(Update added November 24): One more press article- The Longtail was down at the Brattleboro EV event, and Jan Lambert mentioned it in a short article in November issue of The Valley Green Journal. The issue can be read here: http://www.valleygreenjournal.com/current-issue-and-archives/
(Second Update added November 26, and then I'll get back to finishing "Building the Longtail 3/3"); The region where I live is a section of the Connecticut River Valley. Although the Vermont and New Hampshire state border is in the middle, it still functions as one single population center and ecoshed. An example is our Sierra Club Upper Valley Group, and I've been appointed to be one of the alternates that represent our group during meetings of the SC Vermont Chapter:
I am finding that building the bikes is relatively easy for me, but then there are cargo bike loads of public relations and education that have to happen. At least some of it is enjoyable- a.k.a. "a bike ride"- with questions on the side.
Earlier in October Katy Savage wrote a nice article about the bikes in the Woodstock Vermont Standard newspaper, you can read it here: http://www.thevermontstandard.com/2014/10/karl-kemnitzer-inventors-bikes-see-the-light/
My display booth at the REV annual conference.
The Burlington Free Press wrote a nice article about the conference and the bikes, which you can read here: http://www.burlingtonfreepress.com/story/life/green-mountain/2014/10/16/solar-bike-builder-charges-ahead/17372883/
The Seven Days newspaper also did a short article: http://www.sevendaysvt.com/OffMessage/archives/2014/10/16/renewable-energy-conference-draws-hundreds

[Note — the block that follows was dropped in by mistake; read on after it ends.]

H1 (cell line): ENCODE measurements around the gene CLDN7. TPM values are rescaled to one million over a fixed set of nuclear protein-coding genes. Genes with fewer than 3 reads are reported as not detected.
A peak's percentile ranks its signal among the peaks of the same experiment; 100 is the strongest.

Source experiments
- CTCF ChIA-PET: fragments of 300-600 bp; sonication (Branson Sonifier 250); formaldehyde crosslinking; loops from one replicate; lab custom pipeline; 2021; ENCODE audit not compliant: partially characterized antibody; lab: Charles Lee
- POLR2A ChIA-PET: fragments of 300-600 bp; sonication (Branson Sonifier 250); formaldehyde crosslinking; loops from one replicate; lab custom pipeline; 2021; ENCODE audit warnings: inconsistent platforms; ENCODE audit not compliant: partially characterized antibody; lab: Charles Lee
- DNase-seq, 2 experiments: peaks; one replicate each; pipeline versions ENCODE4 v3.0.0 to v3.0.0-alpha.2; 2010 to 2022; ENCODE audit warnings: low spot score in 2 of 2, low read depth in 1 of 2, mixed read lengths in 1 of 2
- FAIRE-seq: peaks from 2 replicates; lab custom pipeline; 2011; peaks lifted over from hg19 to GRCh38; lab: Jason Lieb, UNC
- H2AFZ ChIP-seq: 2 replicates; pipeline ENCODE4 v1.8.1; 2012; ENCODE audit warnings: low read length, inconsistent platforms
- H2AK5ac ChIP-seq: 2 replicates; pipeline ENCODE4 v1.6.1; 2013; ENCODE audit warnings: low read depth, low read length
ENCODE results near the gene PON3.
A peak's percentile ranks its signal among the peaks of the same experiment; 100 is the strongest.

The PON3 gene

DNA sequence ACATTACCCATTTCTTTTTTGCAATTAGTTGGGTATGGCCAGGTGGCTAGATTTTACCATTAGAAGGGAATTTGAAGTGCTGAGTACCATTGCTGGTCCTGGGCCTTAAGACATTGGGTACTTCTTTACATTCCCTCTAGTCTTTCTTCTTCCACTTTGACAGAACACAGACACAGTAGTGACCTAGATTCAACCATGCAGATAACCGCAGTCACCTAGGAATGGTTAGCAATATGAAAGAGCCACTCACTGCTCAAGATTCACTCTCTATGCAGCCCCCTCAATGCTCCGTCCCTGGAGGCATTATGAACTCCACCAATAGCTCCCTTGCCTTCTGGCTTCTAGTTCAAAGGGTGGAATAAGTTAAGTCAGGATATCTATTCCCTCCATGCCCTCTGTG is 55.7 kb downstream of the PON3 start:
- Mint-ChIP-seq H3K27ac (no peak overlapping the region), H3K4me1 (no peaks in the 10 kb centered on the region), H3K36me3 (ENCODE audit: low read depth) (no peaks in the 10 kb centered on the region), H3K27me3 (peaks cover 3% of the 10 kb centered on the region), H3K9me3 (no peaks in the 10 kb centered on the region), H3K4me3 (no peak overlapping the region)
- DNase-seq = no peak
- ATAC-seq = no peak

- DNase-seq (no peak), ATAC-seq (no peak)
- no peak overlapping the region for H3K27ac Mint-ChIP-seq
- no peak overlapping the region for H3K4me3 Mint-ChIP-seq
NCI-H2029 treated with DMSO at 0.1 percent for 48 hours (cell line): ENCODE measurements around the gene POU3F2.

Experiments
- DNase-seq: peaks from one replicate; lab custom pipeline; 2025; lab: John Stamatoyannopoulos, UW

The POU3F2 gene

After the conference was over, I rode down to the center of Burlington to take part in an alternative transportation exhibit:
Lineup of Cargo Bikes on Church St, with reclaimed cooking oil truck
in back, and electric cars and natural gas garbage truck across street.
The ride back from Church street went uphill from the lake, around UVM, to the conference building. Normally I find that I can keep up with traffic on an urban street, but this time the bike was faster than traffic because of the bike lane. In between traffic lights our speed was the same, but at each light I was able to ride up to the stop line, thus gaining 3 or 4 cars each time. A recent commuter test across the Connecticut river from Norwich to Hanover by Vital Communities gave similar results: the bikes took 9 minutes, the bus took 11.5, and the cars in the test took 20 and 30 minutes from start to parked. (Link to article: And-the-bikes-win! )
I've also attended an Upper Valley Transportation Alliance meeting, and learned about the latest work being done on the Lebanon to West Leb (New Hampshire) rail trail. It's the only slow speed connector route in that transportation corridor, so the plans are to make it suitable for bike commuting. Part of the plan includes snow plowing only half of the path for bikes, so that skiers and sleds can use the other half. Now that I'm designing the third bike, I'm starting to pay more attention to fenders and weather shields for year round bike use, so I'd like to end this post with one more link, to a blog about bicycling during winter in Oulu, Finland: http://wintercyclingblog.org/2014/10/17/oulu-finland-winter-cycling-capital-of-the-world/